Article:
Research Prizes

Marieke Schouwstra
PhD dissertation:
Semantic Structures, Communicative Strategies and the Emergence of Language.

Supervisor: Prof. dr H.E. de Swart
Nomination: Faculty of the Humanities, Utrecht University

Report of the Selection Committee
With the tools of language philosophy and evolution theory, Marieke Schouwstra has found a way to study the evolution of language through an ingenious empirical research method. Meanings of words and communication have played a role in the early stages of language evolution, and in order to find out which role, Marieke has organized a series of inventive experiments. Her thesis gives insight into the urge of mankind to organise the world around him by means of language. Her dissertation promises to be an exciting new line of research.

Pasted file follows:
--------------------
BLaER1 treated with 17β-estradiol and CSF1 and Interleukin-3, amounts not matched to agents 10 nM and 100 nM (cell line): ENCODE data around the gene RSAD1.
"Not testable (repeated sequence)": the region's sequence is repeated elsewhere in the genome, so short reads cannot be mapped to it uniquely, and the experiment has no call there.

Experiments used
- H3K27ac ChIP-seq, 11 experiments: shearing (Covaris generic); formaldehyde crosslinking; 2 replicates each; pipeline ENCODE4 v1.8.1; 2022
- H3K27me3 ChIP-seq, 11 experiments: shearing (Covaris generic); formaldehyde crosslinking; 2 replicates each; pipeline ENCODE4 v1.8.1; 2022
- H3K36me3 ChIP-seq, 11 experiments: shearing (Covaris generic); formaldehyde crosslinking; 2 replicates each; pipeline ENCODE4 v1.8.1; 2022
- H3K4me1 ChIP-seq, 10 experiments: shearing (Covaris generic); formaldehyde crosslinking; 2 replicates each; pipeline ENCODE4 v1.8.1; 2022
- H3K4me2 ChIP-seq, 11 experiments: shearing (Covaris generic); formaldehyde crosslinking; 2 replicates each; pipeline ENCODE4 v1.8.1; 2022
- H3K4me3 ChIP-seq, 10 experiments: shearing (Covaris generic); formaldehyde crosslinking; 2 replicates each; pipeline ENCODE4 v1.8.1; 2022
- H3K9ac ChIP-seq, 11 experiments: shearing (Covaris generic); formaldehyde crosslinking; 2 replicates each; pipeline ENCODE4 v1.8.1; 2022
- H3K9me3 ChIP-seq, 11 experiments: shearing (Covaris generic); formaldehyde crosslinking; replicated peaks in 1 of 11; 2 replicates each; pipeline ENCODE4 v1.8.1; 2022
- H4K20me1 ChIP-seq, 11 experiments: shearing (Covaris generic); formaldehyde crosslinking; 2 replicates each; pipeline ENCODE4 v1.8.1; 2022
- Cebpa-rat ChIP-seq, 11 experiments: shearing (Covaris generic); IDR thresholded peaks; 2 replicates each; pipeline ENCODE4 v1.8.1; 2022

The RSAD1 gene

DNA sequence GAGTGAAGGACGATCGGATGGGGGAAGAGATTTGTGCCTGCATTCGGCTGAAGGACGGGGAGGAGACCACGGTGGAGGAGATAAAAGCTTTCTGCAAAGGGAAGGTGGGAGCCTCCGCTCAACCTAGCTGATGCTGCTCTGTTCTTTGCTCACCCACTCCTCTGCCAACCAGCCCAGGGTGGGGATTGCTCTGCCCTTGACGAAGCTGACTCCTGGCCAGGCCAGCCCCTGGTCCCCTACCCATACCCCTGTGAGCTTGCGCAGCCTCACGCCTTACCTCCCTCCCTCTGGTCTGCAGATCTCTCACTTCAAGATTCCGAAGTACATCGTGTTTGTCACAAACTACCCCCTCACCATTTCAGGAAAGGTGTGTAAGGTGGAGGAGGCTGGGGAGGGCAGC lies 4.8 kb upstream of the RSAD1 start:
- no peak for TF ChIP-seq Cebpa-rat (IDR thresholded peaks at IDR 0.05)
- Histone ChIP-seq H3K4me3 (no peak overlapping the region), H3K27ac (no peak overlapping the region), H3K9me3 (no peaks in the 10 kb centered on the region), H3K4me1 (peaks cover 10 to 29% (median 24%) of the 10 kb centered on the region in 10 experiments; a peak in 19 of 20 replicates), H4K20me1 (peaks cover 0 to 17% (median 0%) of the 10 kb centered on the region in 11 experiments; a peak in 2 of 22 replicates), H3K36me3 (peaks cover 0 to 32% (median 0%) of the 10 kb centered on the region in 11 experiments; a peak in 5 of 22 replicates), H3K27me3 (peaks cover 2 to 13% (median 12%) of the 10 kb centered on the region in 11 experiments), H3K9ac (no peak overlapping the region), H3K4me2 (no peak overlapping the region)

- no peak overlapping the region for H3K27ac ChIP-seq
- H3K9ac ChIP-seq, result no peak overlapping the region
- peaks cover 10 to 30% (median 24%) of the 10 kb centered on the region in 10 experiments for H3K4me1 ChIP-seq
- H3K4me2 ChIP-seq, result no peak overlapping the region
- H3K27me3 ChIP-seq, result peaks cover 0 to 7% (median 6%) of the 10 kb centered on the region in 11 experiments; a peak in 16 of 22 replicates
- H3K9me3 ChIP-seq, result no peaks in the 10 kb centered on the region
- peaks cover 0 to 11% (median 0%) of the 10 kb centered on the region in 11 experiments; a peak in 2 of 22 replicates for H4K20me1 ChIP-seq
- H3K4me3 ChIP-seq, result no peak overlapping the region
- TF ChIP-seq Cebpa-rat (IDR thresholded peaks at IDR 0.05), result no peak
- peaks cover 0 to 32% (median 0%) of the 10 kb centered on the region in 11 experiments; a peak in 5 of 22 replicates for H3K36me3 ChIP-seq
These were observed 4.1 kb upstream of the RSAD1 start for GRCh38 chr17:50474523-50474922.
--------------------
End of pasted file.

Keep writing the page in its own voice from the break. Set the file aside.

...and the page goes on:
Marieke Schouwstra studied Cognitive Artificial Intelligence in Utrecht. After completing her MA thesis in formal linguistics and language philosophy, she started her PhD project about language evolution. In her research, Marieke studied different forms of ‘limited’ language use in situations where persons cannot use their mother tongue. During a working visit to the University of Edinburgh she started lab-experiments, in which adult experimental subjects convey information through improvised gestures. In her thesis she combined language theoretical insights and empirical observations in a notion of the origin of language, in which language first developed complex meanings, on which it subsequently based syntactic rules. After a short period of teaching Linguistics at Utrecht University, she continued her research with a British Academy stipend, as a postdoc at the University of Edinburgh. With her project ‘Simulating Conventionalisation in the Lab’ she studies the origin of complex structure in language by looking at improvised communication and cultural evolution in the lab.